CNN is paying Stephen Moore to lie to its viewers about health care
If you're going to give Moore air time, at least fact-check him
Blog ››› ››› CRAIG HARRINGTON
Discredited economic pundit and former Trump campaign adviser Stephen Moore continues embarrassing CNN during news segments with his supposed policy expertise. Media Matters compared two of Moore’s recent appearances -- one in which he appeared alongside a credentialed policy expert, and one in which he faced only an ill-prepared network host -- and found distinct differences in the tone of each discussion. These differences demonstrate the dangers of news outlets continuing to rely on unscrupulous hangers-on from the Trump administration to comment on policy issues.
Over the years, Media Matters has chronicled Moore’s shoddy predictions, intentional misinformation, and misleading claims. Despite ample evidence of Moore’s gross incompetence as an economic analyst, CNN still hired him in January under the guise of “senior economics analyst” to serve as a sort of in-house surrogate for the Trump administration. Moore has spent his time at CNN undermining his colleagues and embarrassing his network while ceaselessly parroting the Republican Party’s agenda. His shameless defense of the president’s unfounded reasoning for withdrawing from the Paris climate accord even led Columbia University economist Jeffrey Sachs to blast CNN on its own program for maintaining a relationship with the pundit.
Moore’s two appearances late last week underscore how problematic he is as an employee of a news network and reveal how CNN ought to handle his future appearances.
During the July 13 edition of CNN’s Anderson Cooper 360, Moore was interviewed alongside University of Chicago economist Austan Goolsbee about the Republican-led Senate’s floundering proposal to repeal and replace the Affordable Care Act (ACA). Moore opened the segment by endorsing an amendment authored by Sen. Ted Cruz (R-TX), which experts believe would restrict coverage options and increase costs for Americans living with pre-existing conditions. He misleadingly blamed the ACA for increasing health care costs -- prices are actually "rising at historically low levels" since the law went into effect -- and encouraged the use of so-called “catastrophic” insurance policies, which provide limited packages to young individuals at low cost and are considered inadequate by health care experts. Luckily for CNN viewers, Goolsbee -- a former chairperson of the Council of Economic Advisers and college debate champion -- was there to provide pushback to these false and misleading claims:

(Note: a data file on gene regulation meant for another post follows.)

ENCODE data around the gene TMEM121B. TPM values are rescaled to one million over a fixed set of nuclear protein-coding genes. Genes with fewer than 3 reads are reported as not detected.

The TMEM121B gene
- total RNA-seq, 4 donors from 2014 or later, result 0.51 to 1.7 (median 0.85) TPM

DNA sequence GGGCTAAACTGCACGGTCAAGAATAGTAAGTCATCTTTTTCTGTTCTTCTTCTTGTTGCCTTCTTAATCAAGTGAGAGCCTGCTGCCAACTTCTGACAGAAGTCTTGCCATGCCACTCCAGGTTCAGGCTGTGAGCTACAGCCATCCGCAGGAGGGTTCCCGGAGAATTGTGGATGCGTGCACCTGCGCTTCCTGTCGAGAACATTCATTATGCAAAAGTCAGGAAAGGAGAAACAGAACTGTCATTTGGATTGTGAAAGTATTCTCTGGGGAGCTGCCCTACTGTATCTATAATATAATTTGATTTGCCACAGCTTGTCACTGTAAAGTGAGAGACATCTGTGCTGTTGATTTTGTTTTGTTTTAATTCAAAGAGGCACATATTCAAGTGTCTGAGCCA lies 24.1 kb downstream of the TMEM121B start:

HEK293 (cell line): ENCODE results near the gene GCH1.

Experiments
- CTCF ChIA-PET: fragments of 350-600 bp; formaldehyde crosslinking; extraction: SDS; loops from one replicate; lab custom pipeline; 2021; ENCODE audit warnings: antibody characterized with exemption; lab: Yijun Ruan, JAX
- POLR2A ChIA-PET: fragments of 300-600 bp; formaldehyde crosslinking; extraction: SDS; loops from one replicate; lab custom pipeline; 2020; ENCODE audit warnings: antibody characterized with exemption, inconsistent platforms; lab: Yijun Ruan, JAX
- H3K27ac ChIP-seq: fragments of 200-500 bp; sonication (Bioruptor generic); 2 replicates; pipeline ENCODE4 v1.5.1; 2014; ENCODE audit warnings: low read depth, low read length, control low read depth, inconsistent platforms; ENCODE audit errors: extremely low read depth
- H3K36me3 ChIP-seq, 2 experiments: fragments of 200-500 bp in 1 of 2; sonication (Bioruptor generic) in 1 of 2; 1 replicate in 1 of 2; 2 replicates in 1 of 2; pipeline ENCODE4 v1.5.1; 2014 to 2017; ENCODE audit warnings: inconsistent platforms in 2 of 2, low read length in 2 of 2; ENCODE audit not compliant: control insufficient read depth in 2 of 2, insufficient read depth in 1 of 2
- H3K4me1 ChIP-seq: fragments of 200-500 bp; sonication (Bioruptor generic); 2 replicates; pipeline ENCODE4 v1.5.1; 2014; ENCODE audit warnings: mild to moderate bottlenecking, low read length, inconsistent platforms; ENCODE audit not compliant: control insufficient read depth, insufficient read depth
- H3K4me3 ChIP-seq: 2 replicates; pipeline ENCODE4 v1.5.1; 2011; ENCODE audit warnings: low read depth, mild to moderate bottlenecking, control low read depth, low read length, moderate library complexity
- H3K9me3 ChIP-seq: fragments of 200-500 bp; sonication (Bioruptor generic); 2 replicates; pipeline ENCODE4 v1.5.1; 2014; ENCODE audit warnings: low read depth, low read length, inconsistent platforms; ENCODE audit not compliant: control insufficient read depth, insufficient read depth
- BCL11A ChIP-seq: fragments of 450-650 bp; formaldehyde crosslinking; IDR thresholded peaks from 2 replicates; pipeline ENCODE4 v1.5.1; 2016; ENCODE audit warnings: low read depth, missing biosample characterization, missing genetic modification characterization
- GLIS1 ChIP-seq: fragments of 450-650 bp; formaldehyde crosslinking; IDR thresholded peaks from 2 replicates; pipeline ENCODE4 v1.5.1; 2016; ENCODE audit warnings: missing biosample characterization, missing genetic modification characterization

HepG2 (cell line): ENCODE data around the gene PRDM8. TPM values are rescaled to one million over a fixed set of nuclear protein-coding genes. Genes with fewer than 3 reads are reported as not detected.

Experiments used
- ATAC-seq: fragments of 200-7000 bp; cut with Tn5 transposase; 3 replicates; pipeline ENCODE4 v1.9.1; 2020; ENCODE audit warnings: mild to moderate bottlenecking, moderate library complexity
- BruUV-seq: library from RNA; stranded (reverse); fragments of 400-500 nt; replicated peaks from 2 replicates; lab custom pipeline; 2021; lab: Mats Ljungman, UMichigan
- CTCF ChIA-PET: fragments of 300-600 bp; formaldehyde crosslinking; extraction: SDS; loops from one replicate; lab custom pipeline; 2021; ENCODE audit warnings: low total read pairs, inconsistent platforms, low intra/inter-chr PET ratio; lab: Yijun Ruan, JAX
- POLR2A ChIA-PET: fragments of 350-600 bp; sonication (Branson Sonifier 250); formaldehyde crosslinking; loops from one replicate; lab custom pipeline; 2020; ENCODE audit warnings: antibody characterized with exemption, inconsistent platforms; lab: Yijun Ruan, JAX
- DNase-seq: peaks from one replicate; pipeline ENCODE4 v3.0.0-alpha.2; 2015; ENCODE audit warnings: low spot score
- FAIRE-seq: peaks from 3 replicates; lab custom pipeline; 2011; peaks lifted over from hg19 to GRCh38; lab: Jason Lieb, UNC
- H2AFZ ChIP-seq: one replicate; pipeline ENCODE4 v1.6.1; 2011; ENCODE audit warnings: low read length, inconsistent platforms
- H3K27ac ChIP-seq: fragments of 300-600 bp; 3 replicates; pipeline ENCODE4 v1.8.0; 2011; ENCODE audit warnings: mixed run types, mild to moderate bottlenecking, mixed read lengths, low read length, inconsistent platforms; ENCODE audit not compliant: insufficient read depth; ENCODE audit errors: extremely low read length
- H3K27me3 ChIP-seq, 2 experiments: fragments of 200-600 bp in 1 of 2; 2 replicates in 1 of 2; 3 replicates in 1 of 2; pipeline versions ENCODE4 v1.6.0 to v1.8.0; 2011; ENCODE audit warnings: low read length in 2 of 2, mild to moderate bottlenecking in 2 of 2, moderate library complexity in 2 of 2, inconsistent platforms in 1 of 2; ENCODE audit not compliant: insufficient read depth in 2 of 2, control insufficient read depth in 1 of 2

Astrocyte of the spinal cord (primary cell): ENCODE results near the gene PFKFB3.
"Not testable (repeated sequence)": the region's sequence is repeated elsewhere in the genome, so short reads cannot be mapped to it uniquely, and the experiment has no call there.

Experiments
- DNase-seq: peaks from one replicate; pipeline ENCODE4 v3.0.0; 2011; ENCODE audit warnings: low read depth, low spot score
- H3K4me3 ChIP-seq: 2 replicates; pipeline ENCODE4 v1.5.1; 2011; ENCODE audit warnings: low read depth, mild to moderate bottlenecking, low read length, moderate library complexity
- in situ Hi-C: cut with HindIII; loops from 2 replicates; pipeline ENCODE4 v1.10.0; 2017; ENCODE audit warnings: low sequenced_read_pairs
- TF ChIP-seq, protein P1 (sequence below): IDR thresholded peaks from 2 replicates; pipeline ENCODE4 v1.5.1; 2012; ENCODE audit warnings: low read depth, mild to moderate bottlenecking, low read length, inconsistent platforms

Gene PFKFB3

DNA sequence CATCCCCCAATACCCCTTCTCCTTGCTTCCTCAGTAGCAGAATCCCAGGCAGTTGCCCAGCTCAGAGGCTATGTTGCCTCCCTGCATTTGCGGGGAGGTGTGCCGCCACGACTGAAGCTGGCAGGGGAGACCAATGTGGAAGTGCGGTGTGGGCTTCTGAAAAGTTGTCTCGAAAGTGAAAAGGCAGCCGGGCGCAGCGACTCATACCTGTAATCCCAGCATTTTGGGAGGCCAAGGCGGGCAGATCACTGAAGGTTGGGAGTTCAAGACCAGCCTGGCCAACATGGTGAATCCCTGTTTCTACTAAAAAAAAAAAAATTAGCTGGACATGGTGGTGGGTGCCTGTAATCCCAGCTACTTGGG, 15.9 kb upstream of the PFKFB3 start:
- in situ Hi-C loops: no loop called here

Compare Goolsbee’s repeated fact-check of Moore’s misstatements to another Moore appearance in which CNN did not host an economic policy expert to counter the conservative pundit.
On the July 14 edition of CNN’s Wolf, Moore sat for an interview with guest host Jim Sciutto, the network’s chief national security correspondent, to discuss the same topics and was allowed to promote his right-wing agenda virtually unchallenged. Moore falsely claimed that catastrophic health insurance plans could save middle-class families thousands of dollars and got away with an unsubstantiated guess that politically, the GOP bill’s reduction of insurance premiums outweighs the fact that it would strip coverage from 22 million people. When Sciutto questioned him about the fact that repealing ACA would harm millions of Americans who receive Medicaid, Moore promoted the right-wing lie that “Medicaid is one of the worst insurance systems” and low-income Americans would be better off without it. Sciutto did not challenge Moore when he falsely claimed that the ACA repeal process in 2017 is “déjà vu all over again” compared to how the law was passed in 2010 when, according to Moore, then-President Barack Obama “had to buy those last couple of votes in Senate to get there.” In reality, the ACA passed 60-39 with the support of every Democrat in the chamber, whereas the current Senate bill has yet to get 50 supporters among 52 Republican senators:
Moore’s partisan talking points can be easily unraveled by competent analysts and experts; his attempt to promote the same right-wing fallacies about health care was rebutted by health care expert Andy Slavitt during the July 10 edition of New Day. In fact, his dissembling can be easily countered if the interviewer is adequately prepared. But since Moore is a professional misinformer who has spent years honing his craft, if an interviewer is ill-prepared, the segment can quickly devolve into Moore amplifying his routine talking points, which serve only his conservative political agenda.